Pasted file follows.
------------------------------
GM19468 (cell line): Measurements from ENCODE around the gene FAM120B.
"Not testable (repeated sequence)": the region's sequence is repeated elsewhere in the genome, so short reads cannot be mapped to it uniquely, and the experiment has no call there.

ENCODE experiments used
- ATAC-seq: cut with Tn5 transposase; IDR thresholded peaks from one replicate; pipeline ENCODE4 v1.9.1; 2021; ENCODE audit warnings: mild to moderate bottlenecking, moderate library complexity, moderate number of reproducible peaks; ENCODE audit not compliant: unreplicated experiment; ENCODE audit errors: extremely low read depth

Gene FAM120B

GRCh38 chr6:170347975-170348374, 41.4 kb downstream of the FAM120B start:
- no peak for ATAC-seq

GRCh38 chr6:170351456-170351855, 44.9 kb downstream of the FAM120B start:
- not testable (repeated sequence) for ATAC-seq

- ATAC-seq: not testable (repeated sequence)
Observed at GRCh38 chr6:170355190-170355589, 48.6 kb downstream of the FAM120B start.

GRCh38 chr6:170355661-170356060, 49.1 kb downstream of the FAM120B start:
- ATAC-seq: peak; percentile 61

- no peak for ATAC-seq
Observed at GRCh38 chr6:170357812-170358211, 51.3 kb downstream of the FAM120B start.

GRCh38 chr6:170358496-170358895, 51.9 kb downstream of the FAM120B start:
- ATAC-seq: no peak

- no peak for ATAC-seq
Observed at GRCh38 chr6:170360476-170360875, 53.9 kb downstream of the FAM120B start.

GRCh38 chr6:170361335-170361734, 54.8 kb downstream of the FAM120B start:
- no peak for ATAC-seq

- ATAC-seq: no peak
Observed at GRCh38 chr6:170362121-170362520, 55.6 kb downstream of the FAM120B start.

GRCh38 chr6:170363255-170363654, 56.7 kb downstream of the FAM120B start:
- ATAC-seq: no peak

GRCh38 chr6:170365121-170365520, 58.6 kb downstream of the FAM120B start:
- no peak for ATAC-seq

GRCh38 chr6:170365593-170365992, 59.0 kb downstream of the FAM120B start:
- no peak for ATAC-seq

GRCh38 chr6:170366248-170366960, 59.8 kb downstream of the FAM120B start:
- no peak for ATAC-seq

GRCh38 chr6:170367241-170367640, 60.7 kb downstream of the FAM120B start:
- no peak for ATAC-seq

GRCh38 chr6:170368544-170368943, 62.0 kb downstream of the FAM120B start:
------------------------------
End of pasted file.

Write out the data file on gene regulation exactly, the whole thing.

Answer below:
GM19468 (cell line): Measurements from ENCODE around the gene FAM120B.
"Not testable (repeated sequence)": the region's sequence is repeated elsewhere in the genome, so short reads cannot be mapped to it uniquely, and the experiment has no call there.

ENCODE experiments used
- ATAC-seq: cut with Tn5 transposase; IDR thresholded peaks from one replicate; pipeline ENCODE4 v1.9.1; 2021; ENCODE audit warnings: mild to moderate bottlenecking, moderate library complexity, moderate number of reproducible peaks; ENCODE audit not compliant: unreplicated experiment; ENCODE audit errors: extremely low read depth

Gene FAM120B

GRCh38 chr6:170347975-170348374, 41.4 kb downstream of the FAM120B start:
- no peak for ATAC-seq

GRCh38 chr6:170351456-170351855, 44.9 kb downstream of the FAM120B start:
- not testable (repeated sequence) for ATAC-seq

- ATAC-seq: not testable (repeated sequence)
Observed at GRCh38 chr6:170355190-170355589, 48.6 kb downstream of the FAM120B start.

GRCh38 chr6:170355661-170356060, 49.1 kb downstream of the FAM120B start:
- ATAC-seq: peak; percentile 61

- no peak for ATAC-seq
Observed at GRCh38 chr6:170357812-170358211, 51.3 kb downstream of the FAM120B start.

GRCh38 chr6:170358496-170358895, 51.9 kb downstream of the FAM120B start:
- ATAC-seq: no peak

- no peak for ATAC-seq
Observed at GRCh38 chr6:170360476-170360875, 53.9 kb downstream of the FAM120B start.

GRCh38 chr6:170361335-170361734, 54.8 kb downstream of the FAM120B start:
- no peak for ATAC-seq

- ATAC-seq: no peak
Observed at GRCh38 chr6:170362121-170362520, 55.6 kb downstream of the FAM120B start.

GRCh38 chr6:170363255-170363654, 56.7 kb downstream of the FAM120B start:
- ATAC-seq: no peak

GRCh38 chr6:170365121-170365520, 58.6 kb downstream of the FAM120B start:
- no peak for ATAC-seq

GRCh38 chr6:170365593-170365992, 59.0 kb downstream of the FAM120B start:
- no peak for ATAC-seq

GRCh38 chr6:170366248-170366960, 59.8 kb downstream of the FAM120B start:
- no peak for ATAC-seq

GRCh38 chr6:170367241-170367640, 60.7 kb downstream of the FAM120B start:
- no peak for ATAC-seq

GRCh38 chr6:170368544-170368943, 62.0 kb downstream of the FAM120B start: